“As part of this meeting, our respective Crops, Drystock and Dairy Knowledge Transfer Departments gathered, collated and presented information pertaining to the situation on the ground.

“With winter plantings being severely curtailed on tillage farms and just 10-15% of spring crops establishments having taken place on the driest areas of the country thus far, many tillage farmers will have to reassess their spring cropping plans for the weeks and months ahead.

“Grazing on both dairy and drystock farms has also been restricted, causing a tightening or exhaustion of silage stocks on some farms, requiring farmers to enter the market to purchase addition forage.

“Since the meeting of the NFFSC and given the ongoing challenges, Teagasc has moved to establish and implement a number of measures to support farmers during this trying time,” Dr Lalor said.

Measures to support farmers

Speaking on the further supports being made available, Head of Advisory Services at Teagasc, Thomas Curran said: “In addition to the fodder register, Teagasc will establish two support helplines, specific to tillage and grassland farmers, to offer support and advice on general farm queries and the challenges that may arise over the coming weeks.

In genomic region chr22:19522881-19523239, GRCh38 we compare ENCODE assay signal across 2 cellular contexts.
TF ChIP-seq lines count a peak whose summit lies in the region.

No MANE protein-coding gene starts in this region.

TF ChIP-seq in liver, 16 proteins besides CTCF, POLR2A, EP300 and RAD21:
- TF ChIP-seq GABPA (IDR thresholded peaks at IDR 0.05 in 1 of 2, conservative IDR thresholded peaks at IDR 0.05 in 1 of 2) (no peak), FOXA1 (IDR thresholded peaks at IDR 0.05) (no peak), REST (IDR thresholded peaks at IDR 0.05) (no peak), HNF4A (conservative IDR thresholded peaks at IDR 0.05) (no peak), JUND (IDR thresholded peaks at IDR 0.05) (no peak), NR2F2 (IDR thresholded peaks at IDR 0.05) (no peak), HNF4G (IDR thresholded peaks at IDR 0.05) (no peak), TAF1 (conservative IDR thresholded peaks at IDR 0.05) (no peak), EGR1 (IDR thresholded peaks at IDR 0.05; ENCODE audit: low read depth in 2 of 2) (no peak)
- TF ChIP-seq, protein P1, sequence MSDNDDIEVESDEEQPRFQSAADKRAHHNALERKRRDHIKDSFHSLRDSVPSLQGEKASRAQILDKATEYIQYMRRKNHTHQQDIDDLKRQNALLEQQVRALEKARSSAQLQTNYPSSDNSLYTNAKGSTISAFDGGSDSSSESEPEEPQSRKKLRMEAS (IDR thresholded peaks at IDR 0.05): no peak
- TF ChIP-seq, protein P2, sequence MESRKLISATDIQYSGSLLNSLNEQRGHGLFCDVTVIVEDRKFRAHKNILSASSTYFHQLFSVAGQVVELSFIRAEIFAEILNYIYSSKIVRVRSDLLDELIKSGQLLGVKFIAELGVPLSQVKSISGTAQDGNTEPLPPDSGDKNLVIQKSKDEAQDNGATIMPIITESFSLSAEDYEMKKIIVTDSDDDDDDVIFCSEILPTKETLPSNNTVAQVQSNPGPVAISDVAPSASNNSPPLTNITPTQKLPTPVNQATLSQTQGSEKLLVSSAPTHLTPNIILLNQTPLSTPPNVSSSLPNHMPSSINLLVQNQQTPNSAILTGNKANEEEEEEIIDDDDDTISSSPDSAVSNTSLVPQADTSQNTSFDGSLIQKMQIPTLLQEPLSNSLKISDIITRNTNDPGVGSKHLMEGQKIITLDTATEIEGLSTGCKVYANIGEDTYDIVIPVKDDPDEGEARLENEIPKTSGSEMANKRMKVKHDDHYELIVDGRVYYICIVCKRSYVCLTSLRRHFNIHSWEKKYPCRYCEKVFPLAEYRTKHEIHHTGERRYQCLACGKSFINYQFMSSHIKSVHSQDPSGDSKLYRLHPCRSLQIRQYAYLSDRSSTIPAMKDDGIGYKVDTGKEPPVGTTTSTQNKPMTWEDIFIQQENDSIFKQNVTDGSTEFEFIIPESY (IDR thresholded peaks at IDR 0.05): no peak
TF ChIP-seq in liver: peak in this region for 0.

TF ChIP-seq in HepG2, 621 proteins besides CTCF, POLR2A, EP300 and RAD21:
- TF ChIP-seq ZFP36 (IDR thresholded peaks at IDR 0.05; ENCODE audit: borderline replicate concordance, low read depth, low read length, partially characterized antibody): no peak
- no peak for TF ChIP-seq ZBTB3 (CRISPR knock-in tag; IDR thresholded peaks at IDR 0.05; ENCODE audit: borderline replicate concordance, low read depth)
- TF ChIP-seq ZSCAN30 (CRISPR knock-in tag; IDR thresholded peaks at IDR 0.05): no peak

“Coming into effect from Monday, April 8, these helplines will run from 9am to 9pm daily. Outside of these hours, a voicemail service will be in operation and queries left outside of operating hours will be addressed at the earliest opportunity.

“Furthermore, if not already planned, advisors will also be asked to convene all discussion groups in the coming weeks to provide support to group members.”

Additionally, the material delivered at Teagasc’s series of Grass 10 Spring Clover farm walks has been updated to reflect the ongoing challenges at farm level. Initially created to deliver messages on the establishment of clover, these events – taking place across the country – will also feature a discussion on current grazing and fertiliser applications in light of the difficult conditions this spring. Teagasc Advisors and Specialists will be on hand to take questions from farmers that have issues as part of these events.

Find details of the nearest Spring Clover Walk to your farm here

Furthermore, as part of its recent ‘Managing the herd in current weather conditions’ webinar, the Teagasc Dairy Specialist team also offered key advice to farmers in relation to dealing with silage shortages, managing grazing in wet conditions, feeding the herd pre-breeding and getting the spring rotation planner back on track.

A recoding of the webinar is available to view here

Also read: Risk mitigation advice for tillage farms

Also read: Time to reset and plan again on tillage farms

Also read: Learnings from Ballyhaise – managing through a difficult spring

Also read: How do we best feed the dairy cow in the current situation?

Also read: The challenges occurring on drystock farms and key advice

Also read: Managing the challenging grazing conditions on sheep farms